Ballparks Across America is a series of articles about baseball fields that have been forgotten, abandoned or demolished. Baseball was the backbone of America in the simpler days. Kids were gone all day playing baseball on any diamond they could find. Much of those fields are now part of a lost Americana. This is the second of several that I will present to you. If you know of one you would like for me to research, send to my email at the bottom of this article -Tom
Ballparks Across America- Hilltop Park
Ballparks Across America will feature Hilltop Park which opened in 1903. It was originally named American League Park but sine it sat on high ground it was renamed Hilltop Park.In 1902 the Orioles were sold for $18,000 and they moved to New York. The stadium was to be built on a rocky area and $20,000 was used to excavate the site. On April 30. 1903, The Ne Yotk Highlnders plsyf the Wahington Senator in the first game.
The it of the park was a poor choie from the beginning as the was a swamp in right field, the outfield had no grass and the grandstand was made of a single level wooden variety that wrapped around from third base to first base dugout. The grandstand was uncovered to both foul poles.
If you sat behind home plate, you had view of the Hudson River. The home of the New York Giants, Polo Grounds, burnt down and they moved into the Hilltop Park even though it was poorly built. The Giants changed their name to the Yankees and this was the first home of the might New York Yankees.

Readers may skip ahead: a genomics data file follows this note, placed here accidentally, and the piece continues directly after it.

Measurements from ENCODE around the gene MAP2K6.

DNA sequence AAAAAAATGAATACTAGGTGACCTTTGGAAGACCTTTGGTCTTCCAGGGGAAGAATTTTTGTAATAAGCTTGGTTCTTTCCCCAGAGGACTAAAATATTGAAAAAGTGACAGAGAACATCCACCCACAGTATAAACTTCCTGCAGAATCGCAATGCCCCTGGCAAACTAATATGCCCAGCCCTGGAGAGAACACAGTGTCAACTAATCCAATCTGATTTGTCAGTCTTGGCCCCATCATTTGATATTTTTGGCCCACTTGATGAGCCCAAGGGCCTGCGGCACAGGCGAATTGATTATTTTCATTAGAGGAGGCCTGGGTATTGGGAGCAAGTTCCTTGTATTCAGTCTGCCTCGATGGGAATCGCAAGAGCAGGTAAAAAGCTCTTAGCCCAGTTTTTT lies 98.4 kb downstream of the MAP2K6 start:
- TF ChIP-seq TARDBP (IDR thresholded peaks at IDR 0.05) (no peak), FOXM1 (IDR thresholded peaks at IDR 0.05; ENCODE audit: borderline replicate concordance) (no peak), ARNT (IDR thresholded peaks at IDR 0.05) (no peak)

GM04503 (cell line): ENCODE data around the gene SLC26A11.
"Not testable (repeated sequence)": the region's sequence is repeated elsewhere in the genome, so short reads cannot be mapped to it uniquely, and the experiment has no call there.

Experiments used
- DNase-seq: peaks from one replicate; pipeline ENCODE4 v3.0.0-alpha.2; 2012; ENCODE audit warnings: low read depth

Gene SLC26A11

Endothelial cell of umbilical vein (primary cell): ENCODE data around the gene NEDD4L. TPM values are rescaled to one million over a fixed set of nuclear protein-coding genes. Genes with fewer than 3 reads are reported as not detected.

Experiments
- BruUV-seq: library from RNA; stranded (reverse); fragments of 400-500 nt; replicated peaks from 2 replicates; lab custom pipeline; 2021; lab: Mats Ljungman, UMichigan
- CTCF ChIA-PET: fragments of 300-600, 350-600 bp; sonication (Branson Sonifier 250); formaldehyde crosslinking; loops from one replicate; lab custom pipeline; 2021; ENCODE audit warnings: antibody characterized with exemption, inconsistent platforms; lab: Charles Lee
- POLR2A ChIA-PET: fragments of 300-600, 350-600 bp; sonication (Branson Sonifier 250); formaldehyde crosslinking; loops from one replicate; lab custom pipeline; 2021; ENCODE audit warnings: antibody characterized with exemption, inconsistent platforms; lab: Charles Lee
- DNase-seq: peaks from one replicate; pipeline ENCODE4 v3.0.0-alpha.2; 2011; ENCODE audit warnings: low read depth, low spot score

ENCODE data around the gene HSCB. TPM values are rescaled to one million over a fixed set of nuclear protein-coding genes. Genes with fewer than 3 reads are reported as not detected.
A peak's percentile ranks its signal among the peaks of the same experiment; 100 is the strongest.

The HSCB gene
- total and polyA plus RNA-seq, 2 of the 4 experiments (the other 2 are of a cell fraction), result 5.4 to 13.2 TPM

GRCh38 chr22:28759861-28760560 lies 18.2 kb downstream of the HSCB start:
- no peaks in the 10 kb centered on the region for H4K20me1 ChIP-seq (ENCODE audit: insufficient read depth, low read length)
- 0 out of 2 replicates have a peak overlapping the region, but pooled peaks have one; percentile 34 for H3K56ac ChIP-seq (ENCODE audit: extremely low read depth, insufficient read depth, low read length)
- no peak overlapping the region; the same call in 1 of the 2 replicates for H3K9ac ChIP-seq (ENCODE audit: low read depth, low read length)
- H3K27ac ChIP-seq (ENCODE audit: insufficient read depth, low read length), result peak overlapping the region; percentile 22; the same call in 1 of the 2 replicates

On October 5. 1912, the final game at Hilltop Park was played and in 1914 the place was demolished. Since 1928, the site has the Columbia-Presbyterian Medical Center sitting on it
The New York Highlanders and New York Giants played there and finally it was the first home of the New York Yankees. The stadium held 16,000 fans with a grass surface and it was built at the cost of $75.000.It opened in 1903 and closed in 1912 and was torn down in 1914. Left field was 365 feet, Center was 542 ft with right being 400 feet.
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